When's the last time you wrote something using actual pen and paper?
If you're still scratching your head and trying to come up with an answer, you're not alone. One recent British survey of 2,000 adults found that one-in-three hadn't written anything out longhand in the last six months. I doubt the situation is much different over here on this side of the pond.
And for the most part that's fine. Typing is faster and easier, and in most situations the ideal way to capture your thoughts. But not always. A flurry of scientific research is beginning to build up a fascinating picture of exactly how good, old-fashioned writing affects our brains. It turns out picking up a pen can have outsized benefits in some situations.
1 You learn faster.
"New evidence suggests that the links between handwriting and broader educational development run deep," reports The New York Times. "Children not only learn to read more quickly when they first learn to write by hand, but they also remain better able to generate ideas and retain information."
These findings aren't just of interest for parents. "Adults studying new symbols, such as Chinese characters, might enhance recognition by writing the characters by hand, researchers say," notes the WSJ.
2 You recall more.
This is perhaps the most widely reported benefit of using old-fashioned pen and paper -- when it comes to taking notes, you'll recall more and understand more deeply if you opt for a pen over a laptop.
"New research by Pam Mueller and Daniel Oppenheimer demonstrates that students who write out their notes on paper actually learn more. Across three experiments, Mueller and Oppenheimer had students take notes in a classroom setting and then tested students on their memory for factual detail, their conceptual understanding of the material, and their ability to synthesize and generalize the information," explains Scientific American.
"Those who wrote out their notes by hand had a stronger conceptual understanding and were more successful in applying and integrating the material than those who used took notes with their laptops."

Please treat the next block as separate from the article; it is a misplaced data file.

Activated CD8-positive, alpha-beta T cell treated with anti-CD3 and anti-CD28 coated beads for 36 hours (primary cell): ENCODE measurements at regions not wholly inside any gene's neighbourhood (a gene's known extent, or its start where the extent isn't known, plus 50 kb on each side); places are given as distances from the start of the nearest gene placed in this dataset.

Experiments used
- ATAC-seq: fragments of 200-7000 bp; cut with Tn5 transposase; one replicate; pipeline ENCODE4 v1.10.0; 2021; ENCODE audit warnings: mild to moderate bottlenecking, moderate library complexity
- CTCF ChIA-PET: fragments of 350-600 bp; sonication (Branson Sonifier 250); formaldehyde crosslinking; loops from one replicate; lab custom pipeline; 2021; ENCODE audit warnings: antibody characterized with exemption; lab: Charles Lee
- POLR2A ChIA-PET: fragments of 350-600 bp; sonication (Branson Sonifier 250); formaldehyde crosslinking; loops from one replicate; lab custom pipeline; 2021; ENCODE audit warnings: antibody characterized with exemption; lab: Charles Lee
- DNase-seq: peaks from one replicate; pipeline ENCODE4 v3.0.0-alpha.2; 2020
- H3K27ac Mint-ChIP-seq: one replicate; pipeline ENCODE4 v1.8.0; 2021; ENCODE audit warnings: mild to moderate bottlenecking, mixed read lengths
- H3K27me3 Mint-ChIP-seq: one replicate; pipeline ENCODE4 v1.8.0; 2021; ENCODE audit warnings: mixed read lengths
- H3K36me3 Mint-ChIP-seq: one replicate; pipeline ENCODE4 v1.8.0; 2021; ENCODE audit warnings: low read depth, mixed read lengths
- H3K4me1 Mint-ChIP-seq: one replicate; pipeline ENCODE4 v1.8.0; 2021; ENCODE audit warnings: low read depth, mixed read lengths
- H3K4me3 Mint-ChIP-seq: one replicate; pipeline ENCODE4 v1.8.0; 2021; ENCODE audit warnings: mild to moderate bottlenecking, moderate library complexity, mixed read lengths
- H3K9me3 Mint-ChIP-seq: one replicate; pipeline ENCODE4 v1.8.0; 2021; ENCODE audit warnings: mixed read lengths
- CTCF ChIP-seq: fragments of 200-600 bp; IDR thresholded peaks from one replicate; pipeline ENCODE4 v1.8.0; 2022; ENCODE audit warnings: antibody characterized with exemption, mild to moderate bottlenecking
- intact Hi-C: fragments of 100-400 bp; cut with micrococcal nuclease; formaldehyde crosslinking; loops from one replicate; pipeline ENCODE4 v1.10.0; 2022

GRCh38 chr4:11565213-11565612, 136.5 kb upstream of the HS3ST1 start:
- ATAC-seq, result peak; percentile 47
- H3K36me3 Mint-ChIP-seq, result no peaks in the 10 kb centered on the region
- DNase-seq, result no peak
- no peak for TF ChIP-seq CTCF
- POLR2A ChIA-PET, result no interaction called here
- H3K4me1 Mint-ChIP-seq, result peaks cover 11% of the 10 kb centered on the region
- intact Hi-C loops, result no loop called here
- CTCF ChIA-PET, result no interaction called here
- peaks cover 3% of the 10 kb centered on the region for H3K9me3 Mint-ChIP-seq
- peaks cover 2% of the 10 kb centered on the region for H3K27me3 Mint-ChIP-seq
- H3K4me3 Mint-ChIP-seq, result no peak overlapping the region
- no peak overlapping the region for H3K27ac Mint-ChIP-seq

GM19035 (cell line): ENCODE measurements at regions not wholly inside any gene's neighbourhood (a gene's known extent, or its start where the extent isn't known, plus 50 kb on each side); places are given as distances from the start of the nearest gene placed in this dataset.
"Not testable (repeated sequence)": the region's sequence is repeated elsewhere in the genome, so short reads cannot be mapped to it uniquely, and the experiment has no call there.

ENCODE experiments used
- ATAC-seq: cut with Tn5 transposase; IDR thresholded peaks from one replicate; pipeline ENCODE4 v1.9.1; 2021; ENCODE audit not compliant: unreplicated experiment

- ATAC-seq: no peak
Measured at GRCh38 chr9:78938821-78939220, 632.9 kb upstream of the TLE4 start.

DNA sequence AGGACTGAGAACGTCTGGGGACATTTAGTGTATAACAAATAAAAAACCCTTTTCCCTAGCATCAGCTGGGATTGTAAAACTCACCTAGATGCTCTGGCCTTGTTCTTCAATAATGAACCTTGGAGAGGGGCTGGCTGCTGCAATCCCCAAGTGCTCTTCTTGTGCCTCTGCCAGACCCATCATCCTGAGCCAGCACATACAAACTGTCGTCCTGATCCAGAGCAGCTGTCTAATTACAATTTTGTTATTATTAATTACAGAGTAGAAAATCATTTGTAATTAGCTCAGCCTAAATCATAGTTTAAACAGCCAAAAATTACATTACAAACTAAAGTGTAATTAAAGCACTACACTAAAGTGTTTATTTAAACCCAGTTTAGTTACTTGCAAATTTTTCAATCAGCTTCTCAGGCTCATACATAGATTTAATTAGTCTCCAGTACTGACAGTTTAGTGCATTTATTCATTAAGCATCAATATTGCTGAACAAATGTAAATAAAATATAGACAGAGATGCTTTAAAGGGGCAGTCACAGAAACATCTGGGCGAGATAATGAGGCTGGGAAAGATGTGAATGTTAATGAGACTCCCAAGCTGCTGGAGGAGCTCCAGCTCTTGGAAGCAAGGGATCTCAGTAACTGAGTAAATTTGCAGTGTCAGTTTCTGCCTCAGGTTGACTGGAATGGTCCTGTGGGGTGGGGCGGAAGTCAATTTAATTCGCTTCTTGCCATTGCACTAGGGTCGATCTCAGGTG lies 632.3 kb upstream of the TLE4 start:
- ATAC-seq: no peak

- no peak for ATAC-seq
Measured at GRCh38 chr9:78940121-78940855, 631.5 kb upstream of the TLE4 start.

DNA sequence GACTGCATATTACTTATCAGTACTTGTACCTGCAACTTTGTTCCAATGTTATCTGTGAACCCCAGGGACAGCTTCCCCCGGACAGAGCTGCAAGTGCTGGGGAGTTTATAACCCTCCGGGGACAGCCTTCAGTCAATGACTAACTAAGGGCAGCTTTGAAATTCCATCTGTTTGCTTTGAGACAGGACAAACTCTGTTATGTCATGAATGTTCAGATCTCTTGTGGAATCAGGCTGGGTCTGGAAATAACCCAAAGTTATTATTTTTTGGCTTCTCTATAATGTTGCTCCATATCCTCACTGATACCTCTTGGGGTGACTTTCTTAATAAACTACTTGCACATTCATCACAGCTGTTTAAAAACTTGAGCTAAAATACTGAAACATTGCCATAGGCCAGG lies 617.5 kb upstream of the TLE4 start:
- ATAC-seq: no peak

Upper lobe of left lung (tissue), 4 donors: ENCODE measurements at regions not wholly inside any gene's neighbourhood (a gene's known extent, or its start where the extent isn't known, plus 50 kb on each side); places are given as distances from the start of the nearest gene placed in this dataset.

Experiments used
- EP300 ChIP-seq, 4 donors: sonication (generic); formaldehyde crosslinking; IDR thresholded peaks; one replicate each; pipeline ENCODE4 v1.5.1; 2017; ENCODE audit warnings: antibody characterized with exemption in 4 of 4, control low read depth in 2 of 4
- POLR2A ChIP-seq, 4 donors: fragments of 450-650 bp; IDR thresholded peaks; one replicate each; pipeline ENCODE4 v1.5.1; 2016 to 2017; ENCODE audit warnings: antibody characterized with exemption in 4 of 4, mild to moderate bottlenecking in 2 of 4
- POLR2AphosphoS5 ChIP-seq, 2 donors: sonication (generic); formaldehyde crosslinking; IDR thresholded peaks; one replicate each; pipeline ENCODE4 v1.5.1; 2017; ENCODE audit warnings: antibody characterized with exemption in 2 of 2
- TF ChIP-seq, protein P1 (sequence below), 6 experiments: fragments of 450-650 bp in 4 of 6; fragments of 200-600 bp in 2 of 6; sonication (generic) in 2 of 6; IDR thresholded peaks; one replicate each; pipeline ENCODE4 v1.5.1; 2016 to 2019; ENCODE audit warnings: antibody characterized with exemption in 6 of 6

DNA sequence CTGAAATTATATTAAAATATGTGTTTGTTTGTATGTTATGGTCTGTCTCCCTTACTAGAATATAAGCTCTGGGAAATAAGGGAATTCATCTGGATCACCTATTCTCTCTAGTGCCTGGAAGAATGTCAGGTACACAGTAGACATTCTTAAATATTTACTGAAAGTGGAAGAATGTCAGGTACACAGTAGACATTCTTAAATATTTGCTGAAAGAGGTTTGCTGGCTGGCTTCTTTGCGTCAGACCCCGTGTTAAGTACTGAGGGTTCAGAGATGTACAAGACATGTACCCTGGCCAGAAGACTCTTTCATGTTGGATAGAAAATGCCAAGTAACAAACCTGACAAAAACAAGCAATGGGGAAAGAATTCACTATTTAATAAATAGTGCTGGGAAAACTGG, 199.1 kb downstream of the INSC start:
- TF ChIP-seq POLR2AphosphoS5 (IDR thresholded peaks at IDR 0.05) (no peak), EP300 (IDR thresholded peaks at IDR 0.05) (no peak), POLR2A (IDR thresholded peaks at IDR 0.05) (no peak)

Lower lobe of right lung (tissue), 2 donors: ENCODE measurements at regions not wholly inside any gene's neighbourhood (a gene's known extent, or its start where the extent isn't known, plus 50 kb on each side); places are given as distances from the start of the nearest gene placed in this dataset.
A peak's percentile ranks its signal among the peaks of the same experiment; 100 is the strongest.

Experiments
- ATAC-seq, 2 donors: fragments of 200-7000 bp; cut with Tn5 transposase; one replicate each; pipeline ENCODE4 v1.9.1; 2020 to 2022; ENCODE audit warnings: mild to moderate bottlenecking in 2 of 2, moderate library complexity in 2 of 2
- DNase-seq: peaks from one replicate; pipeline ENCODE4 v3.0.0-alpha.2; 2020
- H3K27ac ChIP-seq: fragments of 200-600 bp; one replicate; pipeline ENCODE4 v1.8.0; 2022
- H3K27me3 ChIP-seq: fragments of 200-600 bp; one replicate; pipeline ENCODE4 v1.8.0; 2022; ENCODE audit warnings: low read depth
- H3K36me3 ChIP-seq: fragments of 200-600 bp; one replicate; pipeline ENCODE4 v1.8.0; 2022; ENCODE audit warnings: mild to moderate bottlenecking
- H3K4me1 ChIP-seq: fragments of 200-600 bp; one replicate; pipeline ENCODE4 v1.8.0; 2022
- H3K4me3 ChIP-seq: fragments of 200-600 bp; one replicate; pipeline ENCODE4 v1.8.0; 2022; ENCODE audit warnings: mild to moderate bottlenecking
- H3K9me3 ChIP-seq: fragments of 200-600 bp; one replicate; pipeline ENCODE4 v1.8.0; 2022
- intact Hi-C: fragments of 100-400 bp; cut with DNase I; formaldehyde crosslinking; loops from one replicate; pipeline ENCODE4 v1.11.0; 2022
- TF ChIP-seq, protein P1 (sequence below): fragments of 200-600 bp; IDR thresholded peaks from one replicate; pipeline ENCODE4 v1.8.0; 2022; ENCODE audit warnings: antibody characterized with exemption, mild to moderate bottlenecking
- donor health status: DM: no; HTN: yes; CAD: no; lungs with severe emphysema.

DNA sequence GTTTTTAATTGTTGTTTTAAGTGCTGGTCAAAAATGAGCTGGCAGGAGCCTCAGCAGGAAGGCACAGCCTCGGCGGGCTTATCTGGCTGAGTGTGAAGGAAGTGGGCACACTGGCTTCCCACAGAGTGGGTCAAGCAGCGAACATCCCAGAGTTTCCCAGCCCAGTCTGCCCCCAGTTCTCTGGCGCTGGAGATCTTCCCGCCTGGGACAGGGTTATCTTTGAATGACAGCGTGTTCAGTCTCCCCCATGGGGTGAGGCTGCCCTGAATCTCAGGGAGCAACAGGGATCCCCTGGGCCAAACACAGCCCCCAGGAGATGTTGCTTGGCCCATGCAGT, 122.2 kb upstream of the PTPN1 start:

3. You're more creative.
There's a reason many famous writers from Truman Capote to Susan Sontag to JK Rowling opt to write longhand. There's something about the feel of the pen on the paper and the pace of this mode of composition that boosts creativity, they insist. "I like the slowness of writing by hand," Capote said.
In addition, for many writers, typing -- and the ability to endlessly and easily revise that comes with it -- is just too anxiety producing. "There just seems to be a lot less second-guessing while writing longhand," writer Joe Hill believes, for instance. "A blank computer screen makes me want to throw up," English novelist Niven Govinden agrees. "A lined notebook is less judgmental."
Other sorts of creatives also enjoy the freedom of a blank page. "Paper allows much greater graphic freedom: you can write on either side, keep to set margins or not, superimpose lines or distort them. There is nothing to make you follow a set pattern. It has three dimensions too, so it can be folded, cut out, stapled or glued," points out Claire Bustarret, a specialist on codex manuscripts at the Maurice Halbwachs research center in Paris.
4. Your brain will stay sharp.
If handwriting is particularly valuable for kids just learning to read and write, it also has outsize benefits for those on the other end of the age scale. "Some physicians say handwriting could be a good cognitive exercise for baby boomers working to keep their minds sharp as they age," reports the WSJ.
5. You'll be less distracted
It doesn't take a stack of neuroscience research to understand that there are less readily available distractions when you're staring at a blank notebook page than when you're seated at your computer and the entire internet is just a click away. Of course, you can always opt for one of the many distraction-blocking productivity tools out there. Or you could pick up a pen.
Plus, according to at least one expert, writing can help calm brains made jittery by constant connectivity. "Writing a calming sentence is a form of graphotherapy," Dr. Marc Seifer, a graphologist and author of The Definitive Book of Handwriting Analysis, told Mashable. "Jotting down a sentence like, 'I will be more peaceful' at least 20 times per day can actually have an impact, especially on those with attention deficit disorder. 'This actually calms the person down and retrains the brain,' Seifer says."